When discussing hopes and dreams, the girls were asked to consider this in context of either themselves, their family or their Community. Photos were given in a frame as a reminder to each girl of her hopes and dreams. They included personal hopes such as “I hope to be a AFL player”, “when I grow up I wanna be a good teacher”. Hope for themselves and their Community, “I hope to be a hairdresser and to come back to Borroloola!!!”, “I hope to talk to others and make them feel better”. Hopes for their Community life, “I hope that kids get better home” - when it was explored what this might look like - she spoke about ‘kids feeling safe, having a house, no fighting.’

 


My articulating ‘hopes and dreams’ it  also identified the storms which currently existed for the young women and in the community such as family fighting and  housing security . There was an atmosphere of support for each other and their agency, individually and collectively, to achieve their hopes and dreams.

The staff were very positive about the experience of facilitating the Tree of Life workshop and the discussions which ensued with the young women. They felt the themes continued to be explored over the weekend activities. Other activities included a presentation by the local police about ‘safe’ relationships, ‘kitchen’ face packs and a day trip to a waterhole out of town. Telling Story facilitator participated in the weekend activities and supported staff continue to explore strengthening conversations in less formal settings.

 


Mabunji Aboriginal Corporation supported the weekend through the use of a vehicle and providing catering. Staff and young women all agreed they would like to have a similar weekend again and were interested in having the camp on country for the whole weekend. Mabunji staff felt the Tree of Life created a good platform for important weekend discussions.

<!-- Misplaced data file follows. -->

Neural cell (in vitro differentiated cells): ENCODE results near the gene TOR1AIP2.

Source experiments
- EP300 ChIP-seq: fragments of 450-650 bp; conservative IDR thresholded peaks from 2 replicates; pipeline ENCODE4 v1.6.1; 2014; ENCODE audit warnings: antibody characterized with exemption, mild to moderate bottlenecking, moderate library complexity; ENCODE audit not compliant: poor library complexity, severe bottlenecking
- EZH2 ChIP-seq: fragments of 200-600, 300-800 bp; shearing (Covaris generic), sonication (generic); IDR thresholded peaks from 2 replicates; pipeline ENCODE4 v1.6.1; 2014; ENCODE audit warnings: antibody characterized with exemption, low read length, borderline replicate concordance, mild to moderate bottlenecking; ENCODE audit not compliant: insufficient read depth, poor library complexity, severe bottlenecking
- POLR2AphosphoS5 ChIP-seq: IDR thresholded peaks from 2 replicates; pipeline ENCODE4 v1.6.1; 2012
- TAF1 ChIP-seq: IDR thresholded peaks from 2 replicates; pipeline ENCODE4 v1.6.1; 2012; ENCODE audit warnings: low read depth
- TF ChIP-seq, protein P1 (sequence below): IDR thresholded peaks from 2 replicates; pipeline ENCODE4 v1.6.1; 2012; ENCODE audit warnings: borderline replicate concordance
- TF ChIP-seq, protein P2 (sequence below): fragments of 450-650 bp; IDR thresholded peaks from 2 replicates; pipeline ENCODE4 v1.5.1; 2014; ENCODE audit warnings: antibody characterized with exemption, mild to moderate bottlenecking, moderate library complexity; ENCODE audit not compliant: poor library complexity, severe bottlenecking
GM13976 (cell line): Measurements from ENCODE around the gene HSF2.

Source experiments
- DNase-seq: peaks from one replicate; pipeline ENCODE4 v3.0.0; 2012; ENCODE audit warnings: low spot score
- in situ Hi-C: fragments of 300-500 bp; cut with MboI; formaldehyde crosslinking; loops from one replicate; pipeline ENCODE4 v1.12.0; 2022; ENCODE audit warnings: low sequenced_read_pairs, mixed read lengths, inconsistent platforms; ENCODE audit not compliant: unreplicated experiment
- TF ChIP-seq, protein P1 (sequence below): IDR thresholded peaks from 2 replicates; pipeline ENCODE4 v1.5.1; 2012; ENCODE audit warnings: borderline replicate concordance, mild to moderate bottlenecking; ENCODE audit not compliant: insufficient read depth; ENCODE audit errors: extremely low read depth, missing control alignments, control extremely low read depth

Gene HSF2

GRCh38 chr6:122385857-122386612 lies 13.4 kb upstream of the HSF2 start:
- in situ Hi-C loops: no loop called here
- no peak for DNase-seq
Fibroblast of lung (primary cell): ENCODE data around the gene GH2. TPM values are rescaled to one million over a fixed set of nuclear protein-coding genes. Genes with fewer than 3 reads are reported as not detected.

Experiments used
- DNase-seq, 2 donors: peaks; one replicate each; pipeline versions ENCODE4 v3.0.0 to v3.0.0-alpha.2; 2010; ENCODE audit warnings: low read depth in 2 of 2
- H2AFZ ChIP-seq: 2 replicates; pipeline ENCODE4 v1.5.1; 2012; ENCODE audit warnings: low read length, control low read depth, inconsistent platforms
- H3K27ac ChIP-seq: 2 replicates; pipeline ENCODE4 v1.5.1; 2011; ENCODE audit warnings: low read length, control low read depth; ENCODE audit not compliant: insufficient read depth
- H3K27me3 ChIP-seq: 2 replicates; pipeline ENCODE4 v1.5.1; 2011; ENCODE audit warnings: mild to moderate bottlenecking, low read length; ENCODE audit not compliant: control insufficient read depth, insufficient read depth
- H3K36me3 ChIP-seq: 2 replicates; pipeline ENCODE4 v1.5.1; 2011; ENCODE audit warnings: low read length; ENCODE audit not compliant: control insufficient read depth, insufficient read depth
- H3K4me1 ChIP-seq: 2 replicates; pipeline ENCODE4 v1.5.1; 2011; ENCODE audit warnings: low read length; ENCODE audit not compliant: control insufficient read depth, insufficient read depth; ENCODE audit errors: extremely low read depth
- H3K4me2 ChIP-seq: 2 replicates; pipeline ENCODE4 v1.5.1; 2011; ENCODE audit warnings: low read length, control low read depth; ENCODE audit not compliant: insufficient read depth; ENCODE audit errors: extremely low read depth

Mabunji staff  were positive about the benefit of the Tree of Life workshop and felt their confidence had increased in facilitation. They were interested in having a similar workshop for some of the older women in the community and will explore funding options for this to occur. 

The collaboration between Telling Story and Mabunji Safe House was a community led  social and emotional wellbeing  promotion and prevention activity . Through the NT PHN grant Telling Story supported the building of capacity for women at Mabunji Safe House to facilitate the Tree of Life workshop.

Telling Story is planning further projects with the Borroloola Community including the expansion of the Borroloola Archive of Strength, Hope and Resilience. You can view current stories collected in the Archive on Vimeo.
https://vimeo.com/tellingstoryproject


The questions
Telling Story would like you to consider when watching the videos are:

  • What stood out for you or caught your attention when your heard this story?
  • What do you think this story says about this person’s life and what they hold precious or value?
  • Did an image or a memory from your own life come to mind when you listened to this story?
  • Is there an action you will now take in your own work or life as a result of hearing this story?
  • What message would you like to give the storyteller about their story?

Messages can be left on vimeo and they will be returned to the storytellers.

Mabunji staff are keen to capture some of the young womens stories of strength, hope and resilience which were uncovered through the Tree of Life workshop and have applied for further funding to achieve this aim. Borroloola men are also interested in  Telling Story listening to some of the marginalised men in the community to unearth and celebrate less spoken about stories. The Mens group in the Community have already secured funding for the men’s project.

If you are interested in hearing more about Telling Story, please contact:


Sudha Coutinho - Telling Story
sudhacoutinho@gmail.com